Discounter success forces Tesco and Morrisons to act

Discounter success forces Tesco and Morrisons to act

Not only Belgian retailers (like Delhaize) struggle with the rise of discounters, as British giants Tesco and Morrisons have to react as a result of the price war.

Morrisons cuts 2,600 jobs

CEO Dalton Philips wants to radically "modernise the way stores are managed with the aim of reducing in-store management tiers, simplifying responsibilities and improving customer service".

 

According to Morrisons, sometimes as many as 7 managerial layers are between the store manager and the shop floor in some of the larger stores. "These changes will improve our focus on customers and lead to simpler, smarter ways of working."

 

British specialist paper The Grocer believes the company will cut 2,600 jobs, even though it hopes to "recycle" as many people as possible in new convenience stores and several larger stores which will open this year.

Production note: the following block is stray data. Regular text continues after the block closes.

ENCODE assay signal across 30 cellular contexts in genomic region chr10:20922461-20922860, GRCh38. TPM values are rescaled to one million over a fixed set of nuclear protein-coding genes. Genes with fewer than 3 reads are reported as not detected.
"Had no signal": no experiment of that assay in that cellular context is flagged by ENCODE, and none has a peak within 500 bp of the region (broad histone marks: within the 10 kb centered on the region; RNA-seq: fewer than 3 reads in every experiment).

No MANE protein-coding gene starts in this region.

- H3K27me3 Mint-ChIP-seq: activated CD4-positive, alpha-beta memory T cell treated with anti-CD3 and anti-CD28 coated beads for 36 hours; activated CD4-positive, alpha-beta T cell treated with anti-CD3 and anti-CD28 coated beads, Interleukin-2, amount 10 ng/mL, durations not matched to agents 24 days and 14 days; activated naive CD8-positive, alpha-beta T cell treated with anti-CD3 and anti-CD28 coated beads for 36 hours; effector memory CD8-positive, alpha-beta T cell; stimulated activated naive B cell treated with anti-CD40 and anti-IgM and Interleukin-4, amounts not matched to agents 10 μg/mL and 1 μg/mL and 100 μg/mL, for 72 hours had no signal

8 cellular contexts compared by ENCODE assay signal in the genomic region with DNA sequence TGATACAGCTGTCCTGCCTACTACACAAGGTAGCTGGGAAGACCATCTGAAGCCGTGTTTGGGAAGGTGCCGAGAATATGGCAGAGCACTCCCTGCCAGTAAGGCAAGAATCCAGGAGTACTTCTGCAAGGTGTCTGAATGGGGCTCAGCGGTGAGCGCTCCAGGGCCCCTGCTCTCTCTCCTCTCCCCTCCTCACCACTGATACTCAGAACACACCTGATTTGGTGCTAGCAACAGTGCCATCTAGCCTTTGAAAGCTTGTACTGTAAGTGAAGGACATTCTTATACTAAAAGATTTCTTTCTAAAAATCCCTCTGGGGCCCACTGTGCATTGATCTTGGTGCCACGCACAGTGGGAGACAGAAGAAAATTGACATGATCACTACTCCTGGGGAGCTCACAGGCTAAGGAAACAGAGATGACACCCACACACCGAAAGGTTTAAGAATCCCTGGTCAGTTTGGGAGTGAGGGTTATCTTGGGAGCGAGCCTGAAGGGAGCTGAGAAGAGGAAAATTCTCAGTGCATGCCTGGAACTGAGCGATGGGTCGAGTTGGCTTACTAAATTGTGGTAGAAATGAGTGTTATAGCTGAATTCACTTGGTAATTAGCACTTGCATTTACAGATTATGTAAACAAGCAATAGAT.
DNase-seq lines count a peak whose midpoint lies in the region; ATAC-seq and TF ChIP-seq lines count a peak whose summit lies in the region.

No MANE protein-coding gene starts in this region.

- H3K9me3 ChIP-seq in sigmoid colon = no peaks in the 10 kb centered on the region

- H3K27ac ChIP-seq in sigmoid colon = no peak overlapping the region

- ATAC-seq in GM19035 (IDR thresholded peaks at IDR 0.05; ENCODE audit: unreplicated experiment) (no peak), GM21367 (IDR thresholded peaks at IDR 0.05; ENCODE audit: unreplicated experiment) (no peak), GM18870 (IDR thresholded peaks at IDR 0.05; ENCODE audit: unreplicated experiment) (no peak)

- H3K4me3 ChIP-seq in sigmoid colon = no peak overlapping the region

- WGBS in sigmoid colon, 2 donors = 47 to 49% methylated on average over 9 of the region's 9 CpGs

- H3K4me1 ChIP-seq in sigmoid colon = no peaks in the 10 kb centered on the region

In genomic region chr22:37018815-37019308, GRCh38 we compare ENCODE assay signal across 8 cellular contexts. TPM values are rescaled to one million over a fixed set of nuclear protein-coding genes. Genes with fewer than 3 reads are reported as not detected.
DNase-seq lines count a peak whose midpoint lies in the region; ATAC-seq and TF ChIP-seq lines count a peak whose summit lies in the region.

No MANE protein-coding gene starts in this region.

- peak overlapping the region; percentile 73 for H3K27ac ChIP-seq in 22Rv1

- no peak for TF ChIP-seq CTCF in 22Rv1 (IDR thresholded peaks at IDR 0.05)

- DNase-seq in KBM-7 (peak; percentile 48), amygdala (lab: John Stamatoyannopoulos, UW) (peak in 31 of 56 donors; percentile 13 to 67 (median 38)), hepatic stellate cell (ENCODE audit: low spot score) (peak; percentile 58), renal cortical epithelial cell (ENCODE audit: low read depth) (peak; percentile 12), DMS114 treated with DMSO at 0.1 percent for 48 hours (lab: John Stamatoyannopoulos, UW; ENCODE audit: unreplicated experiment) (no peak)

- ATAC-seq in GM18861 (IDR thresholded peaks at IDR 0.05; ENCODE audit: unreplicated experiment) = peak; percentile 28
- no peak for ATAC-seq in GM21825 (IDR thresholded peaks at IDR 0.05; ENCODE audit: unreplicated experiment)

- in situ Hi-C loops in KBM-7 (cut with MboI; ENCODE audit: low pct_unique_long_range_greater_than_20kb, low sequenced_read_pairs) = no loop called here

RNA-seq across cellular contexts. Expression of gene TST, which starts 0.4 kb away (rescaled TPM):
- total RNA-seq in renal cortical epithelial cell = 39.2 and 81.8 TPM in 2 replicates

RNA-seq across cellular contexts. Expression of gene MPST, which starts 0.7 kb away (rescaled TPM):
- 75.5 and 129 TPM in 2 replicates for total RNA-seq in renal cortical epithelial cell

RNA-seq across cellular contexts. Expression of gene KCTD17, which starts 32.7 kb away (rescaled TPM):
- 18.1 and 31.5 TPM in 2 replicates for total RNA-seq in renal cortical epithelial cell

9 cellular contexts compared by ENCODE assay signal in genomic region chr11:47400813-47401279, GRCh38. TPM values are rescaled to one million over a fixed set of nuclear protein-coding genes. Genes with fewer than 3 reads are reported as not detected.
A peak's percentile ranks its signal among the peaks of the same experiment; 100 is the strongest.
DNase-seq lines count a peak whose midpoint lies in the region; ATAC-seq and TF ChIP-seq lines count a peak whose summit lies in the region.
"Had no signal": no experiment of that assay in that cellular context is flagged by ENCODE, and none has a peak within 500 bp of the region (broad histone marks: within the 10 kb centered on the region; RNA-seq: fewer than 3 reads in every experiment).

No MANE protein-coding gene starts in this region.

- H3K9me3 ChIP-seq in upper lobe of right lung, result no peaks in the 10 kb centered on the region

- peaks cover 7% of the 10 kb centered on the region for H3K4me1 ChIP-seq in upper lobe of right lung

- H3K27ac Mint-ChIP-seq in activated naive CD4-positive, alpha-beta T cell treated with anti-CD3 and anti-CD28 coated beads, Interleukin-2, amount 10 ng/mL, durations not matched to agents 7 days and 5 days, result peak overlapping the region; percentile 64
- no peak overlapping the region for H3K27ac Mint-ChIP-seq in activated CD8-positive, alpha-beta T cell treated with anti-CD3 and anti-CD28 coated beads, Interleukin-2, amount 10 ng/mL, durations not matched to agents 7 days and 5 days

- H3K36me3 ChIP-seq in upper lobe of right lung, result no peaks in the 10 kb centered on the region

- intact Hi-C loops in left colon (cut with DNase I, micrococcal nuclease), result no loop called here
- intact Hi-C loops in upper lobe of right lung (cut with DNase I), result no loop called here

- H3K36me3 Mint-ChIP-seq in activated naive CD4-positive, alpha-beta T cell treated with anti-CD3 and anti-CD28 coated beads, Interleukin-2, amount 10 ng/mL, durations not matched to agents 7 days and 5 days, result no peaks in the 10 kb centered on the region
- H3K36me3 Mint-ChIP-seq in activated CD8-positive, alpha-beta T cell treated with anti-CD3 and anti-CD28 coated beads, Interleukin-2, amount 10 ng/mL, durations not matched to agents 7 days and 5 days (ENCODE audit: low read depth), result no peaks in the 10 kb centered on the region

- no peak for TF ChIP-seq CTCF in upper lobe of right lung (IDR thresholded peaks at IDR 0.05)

Tesco will move to regional divisions

Having announced its worst turnover evolution in the past 40 years (quarterly turnover drop of 3.7 %), Tesco will now rearrange its store structure. Each group used to have its own board, but the group now aims to move to a geographical structure based on each format.  Great Britain will consist of three regions (North, Central, South) and a new business unit will take care of the Extra and Superstore supermarkets. A separate business unit will look after the smaller convenience stores (Express and Metro). The restructuring plan would not result in jobs cut.

 

The British price war has pushed an increasing number of price-conscious Tesco and Morrisons shoppers to Aldi and other discounters, something that is also causing a major ruckus elsewhere in the European retail landscape.

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